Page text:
Outside of the studio, it can help to get into a problem-solving mode of thinking to crawl out of this rabbit hole. Thomson urges dancers to shift their thoughts to something quotidian and grounded: This can be as simple as doing the dishes, cleaning out your inbox or chopping vegetables.
Though dancers are engaging with their bodies daily, doing the same types of movement again and again can keep them from really checking in with how they feel. “Being aware of our bodies is not just a physical sensation, but understanding where our emotions live,” says Hornthal. “Sometimes we’re hyperaware, but without realizing what we really need to focus on.”
She recommends that dancers take their day off to mix it up, finding ways to indulge in softer or slower movement, whether it’s restorative yoga, tai chi or even just a slow walk in the park. “That’s what builds our mind–body capacity, and allows us to manage our emotions more,” she says. “It might bring up anxiety, but that’s okay. It doesn’t have to be for long.”
It also helps not to reserve all of your day’s activity for the studio. “We outsource so much movement these days, and then we wonder why when we’re dancing so much agitation comes up,” says Hornthal. For Smith, walking between the theater and her home provides a crucial transition. “That walk is a way of letting go, or letting the thoughts rest a bit,” she says. “It’s just a state of mind of listening to your surroundings, and being present where you are.”
Expand Your Sense of Self-Worth
Being in tune with your body to the point of obsession can also affect your self-worth. If a dancer’s sense of self becomes too tied up in their turnout or a performance it can lead to rumination, and make it hard to focus on anything outside of themselves. Those behaviors, if not monitored, can leave a dancer prone to issues like social isolation or disordered eating. “It becomes a disenfranchisement of self, this tiny piece of real estate where you need to exert control,” cautions Thomson. “Expand your self-identity, and start opening up what the self is.”
Returning to the simple joy of dancing can help you get to that point. Smith has noticed that her creativity and mental health suffer when the balance between ambition and love is off-kilter. “When the ambition is what’s driving you, I think you’re more prone to injury and dissatisfaction,” she says.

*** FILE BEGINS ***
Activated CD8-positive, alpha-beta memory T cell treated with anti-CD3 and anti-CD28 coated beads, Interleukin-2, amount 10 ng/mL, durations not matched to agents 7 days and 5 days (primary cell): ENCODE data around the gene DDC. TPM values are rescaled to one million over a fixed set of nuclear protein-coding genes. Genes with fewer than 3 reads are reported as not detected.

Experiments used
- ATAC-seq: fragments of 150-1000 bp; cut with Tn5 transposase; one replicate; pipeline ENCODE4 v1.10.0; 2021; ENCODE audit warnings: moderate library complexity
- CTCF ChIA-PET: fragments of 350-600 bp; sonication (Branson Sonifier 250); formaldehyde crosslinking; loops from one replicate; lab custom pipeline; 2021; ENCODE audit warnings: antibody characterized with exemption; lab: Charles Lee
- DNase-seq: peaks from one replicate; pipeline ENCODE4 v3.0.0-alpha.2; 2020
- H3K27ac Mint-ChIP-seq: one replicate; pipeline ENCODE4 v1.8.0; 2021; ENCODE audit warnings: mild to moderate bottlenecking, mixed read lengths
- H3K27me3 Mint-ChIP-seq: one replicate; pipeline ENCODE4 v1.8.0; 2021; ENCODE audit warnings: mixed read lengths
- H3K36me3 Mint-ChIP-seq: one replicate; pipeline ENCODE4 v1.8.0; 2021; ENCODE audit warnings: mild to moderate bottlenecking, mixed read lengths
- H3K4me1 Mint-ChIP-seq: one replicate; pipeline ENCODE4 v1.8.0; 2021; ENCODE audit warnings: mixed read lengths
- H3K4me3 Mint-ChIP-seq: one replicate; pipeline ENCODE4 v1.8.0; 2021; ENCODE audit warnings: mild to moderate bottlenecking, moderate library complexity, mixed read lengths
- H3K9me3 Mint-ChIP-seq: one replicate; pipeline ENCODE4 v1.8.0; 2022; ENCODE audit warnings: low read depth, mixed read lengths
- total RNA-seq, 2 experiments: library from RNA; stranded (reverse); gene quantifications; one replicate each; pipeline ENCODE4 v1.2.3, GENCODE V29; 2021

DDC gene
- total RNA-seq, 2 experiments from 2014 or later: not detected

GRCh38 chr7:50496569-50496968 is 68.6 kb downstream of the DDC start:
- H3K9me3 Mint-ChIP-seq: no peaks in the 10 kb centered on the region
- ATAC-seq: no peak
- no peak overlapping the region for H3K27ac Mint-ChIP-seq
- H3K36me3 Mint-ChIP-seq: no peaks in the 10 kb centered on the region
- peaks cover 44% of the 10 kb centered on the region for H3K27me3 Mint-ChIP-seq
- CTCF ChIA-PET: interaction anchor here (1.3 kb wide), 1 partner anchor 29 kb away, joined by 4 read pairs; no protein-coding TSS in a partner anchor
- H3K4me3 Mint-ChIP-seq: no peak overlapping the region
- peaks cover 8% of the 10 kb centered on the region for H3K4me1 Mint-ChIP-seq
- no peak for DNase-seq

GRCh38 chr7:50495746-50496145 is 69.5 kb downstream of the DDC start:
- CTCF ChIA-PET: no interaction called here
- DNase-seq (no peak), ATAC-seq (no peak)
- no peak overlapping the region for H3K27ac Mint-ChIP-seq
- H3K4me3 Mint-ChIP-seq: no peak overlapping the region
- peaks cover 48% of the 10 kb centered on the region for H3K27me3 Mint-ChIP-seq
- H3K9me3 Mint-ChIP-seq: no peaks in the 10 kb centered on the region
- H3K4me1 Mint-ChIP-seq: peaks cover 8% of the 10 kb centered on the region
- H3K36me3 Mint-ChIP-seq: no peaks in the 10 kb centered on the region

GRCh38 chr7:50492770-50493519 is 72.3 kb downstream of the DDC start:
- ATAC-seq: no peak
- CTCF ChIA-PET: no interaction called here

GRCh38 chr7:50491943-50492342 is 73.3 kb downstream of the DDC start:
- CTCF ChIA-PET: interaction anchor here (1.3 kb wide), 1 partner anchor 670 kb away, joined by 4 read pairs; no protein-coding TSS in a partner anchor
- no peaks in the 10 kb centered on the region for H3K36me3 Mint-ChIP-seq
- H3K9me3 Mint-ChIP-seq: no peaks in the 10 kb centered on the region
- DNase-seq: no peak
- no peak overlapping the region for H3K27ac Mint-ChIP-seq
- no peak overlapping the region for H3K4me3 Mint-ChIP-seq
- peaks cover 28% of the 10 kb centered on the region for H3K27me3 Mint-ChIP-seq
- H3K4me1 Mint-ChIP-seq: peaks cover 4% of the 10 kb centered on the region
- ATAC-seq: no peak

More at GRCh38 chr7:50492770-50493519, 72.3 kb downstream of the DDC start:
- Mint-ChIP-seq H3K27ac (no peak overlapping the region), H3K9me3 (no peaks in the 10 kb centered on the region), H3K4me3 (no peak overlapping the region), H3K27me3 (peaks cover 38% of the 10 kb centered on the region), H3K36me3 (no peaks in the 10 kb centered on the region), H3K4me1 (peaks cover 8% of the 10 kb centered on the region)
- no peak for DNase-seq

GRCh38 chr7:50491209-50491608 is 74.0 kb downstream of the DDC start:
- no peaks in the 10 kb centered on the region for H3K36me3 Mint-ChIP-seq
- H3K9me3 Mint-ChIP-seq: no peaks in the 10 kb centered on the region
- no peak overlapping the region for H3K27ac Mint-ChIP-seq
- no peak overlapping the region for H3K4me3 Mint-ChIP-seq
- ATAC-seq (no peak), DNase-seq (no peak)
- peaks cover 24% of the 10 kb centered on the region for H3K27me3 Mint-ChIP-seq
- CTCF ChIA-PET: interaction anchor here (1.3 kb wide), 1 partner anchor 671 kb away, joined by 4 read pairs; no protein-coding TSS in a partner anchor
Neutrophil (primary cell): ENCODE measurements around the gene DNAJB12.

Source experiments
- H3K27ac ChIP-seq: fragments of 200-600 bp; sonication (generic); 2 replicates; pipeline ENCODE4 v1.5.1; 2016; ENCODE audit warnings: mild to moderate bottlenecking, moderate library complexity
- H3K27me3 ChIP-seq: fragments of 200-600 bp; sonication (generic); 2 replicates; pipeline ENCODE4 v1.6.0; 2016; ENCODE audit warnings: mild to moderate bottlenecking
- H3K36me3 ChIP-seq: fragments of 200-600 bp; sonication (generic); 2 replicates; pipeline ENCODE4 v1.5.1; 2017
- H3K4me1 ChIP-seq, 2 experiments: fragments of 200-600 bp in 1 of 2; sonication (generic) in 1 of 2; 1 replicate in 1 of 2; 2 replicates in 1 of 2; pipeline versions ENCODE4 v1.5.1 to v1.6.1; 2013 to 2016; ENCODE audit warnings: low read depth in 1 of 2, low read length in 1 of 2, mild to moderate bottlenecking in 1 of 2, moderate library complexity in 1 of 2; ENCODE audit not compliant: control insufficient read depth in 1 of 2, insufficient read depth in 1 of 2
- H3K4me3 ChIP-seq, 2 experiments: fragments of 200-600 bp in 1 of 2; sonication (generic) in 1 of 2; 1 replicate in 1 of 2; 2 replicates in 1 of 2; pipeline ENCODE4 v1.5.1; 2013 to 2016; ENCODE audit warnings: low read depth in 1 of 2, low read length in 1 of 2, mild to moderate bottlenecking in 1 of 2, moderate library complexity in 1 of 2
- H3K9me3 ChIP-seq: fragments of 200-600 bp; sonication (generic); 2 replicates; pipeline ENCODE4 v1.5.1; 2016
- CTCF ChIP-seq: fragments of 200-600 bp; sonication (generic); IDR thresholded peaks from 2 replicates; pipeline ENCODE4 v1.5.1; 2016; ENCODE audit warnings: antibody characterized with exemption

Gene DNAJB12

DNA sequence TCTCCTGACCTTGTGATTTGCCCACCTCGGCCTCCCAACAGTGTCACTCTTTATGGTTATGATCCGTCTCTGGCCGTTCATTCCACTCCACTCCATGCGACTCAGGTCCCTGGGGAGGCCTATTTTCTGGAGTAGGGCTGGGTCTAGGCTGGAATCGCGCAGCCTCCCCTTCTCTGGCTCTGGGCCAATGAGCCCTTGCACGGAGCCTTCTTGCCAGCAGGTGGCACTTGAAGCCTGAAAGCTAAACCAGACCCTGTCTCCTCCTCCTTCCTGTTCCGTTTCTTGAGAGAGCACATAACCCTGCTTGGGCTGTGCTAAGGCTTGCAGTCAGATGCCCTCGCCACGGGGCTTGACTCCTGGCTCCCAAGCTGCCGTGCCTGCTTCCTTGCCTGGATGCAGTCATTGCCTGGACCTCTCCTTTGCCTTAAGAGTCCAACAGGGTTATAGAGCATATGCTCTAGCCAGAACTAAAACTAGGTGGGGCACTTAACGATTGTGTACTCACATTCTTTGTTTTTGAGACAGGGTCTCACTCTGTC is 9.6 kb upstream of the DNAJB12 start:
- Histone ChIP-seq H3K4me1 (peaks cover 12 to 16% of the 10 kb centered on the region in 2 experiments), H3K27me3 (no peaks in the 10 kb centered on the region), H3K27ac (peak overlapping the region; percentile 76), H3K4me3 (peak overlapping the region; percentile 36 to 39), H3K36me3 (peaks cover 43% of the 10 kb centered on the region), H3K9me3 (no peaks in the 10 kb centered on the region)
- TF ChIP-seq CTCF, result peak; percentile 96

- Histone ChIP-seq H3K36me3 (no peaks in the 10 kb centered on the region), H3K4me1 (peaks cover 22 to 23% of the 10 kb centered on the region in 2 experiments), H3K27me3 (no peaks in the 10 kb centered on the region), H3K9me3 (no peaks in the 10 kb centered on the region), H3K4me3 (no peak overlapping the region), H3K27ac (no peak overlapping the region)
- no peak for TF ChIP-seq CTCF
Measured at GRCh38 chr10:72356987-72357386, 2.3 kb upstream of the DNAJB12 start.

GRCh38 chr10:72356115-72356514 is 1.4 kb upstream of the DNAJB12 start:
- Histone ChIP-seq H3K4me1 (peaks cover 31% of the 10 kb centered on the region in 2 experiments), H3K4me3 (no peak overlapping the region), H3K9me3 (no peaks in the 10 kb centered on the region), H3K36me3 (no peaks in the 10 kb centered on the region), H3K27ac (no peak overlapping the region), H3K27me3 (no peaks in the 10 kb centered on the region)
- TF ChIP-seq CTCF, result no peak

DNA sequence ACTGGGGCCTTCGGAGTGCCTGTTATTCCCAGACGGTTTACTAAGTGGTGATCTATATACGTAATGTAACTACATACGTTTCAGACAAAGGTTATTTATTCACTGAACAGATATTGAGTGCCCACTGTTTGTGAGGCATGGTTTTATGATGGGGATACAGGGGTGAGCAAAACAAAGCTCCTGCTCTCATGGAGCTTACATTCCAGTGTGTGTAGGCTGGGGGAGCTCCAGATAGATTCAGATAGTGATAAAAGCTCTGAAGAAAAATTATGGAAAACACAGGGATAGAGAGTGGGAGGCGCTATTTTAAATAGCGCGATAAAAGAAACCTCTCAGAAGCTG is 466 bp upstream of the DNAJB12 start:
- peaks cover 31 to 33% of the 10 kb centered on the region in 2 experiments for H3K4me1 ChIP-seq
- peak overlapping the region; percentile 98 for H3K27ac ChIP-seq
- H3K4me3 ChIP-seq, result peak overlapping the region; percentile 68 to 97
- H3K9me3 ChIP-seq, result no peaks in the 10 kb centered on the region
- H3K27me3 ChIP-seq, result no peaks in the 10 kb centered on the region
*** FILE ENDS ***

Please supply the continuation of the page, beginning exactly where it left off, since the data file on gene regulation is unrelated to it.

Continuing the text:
When Smith notices a student lacking motivation on a particular day, she encourages them to explore that feeling, not to fight it. “If you don’t want to move today, try being really still. If you’re still for a minute, you might want to stomp your foot and get angry about not wanting to move, but stomping your feet is a movement, and that’s dancing.”
Staying Calm During a Pandemic
Living in the midst of a global pandemic can make dancers, already in tune with their bodies, more susceptible to obsessive worrying and anxiety. “Dancers always live with the threat that injury or illness could end their career, so they might be more on edge,” says Thomson. If you find yourself constantly scanning for symptoms of COVID-19, work to shift your focus to other activities. Thomson also recommends checking out the series of webinars on mental health during the coronavirus pandemic put out by the International Association for Dance Medicine & Science.
Ask for Help
If seeking out a mind–body connection is becoming overwhelming, or interfering with your daily habits, it might be useful to get in touch with a therapist or other mental health professional. Thomson recommends looking out for signs of poor sleep, disordered eating, lack of interaction with family or friends, or self-injurious behavior. You can find a provider who specializes in working with dancers through the International Association for Dance Medicine & Science’s database.
A Lifelong Practice
Hornthal always reminds her clients that “Practice makes perfect” is not a useful mindset when it comes to this type of work. She prefers “Practice makes habit.” Pursuing a healthy mind–body connection will look different for each individual, and is a lifelong process best eased into gradually. Too much too soon can also lead to re-traumatizing the body unintentionally. “The body houses everything, and it can be a huge detriment to open a can of worms we don’t know how to close,” she says.
Thomson urges dancers to start slowly, and put themselves on a schedule, leading up to longer practices. This can help bring more longevity and sustainability to their craft. “When dancers hyper-focus on little things, what gets lost is their creative self, their coordination in movement and their ability to learn,” she says. “They lose huge areas of what dance is.”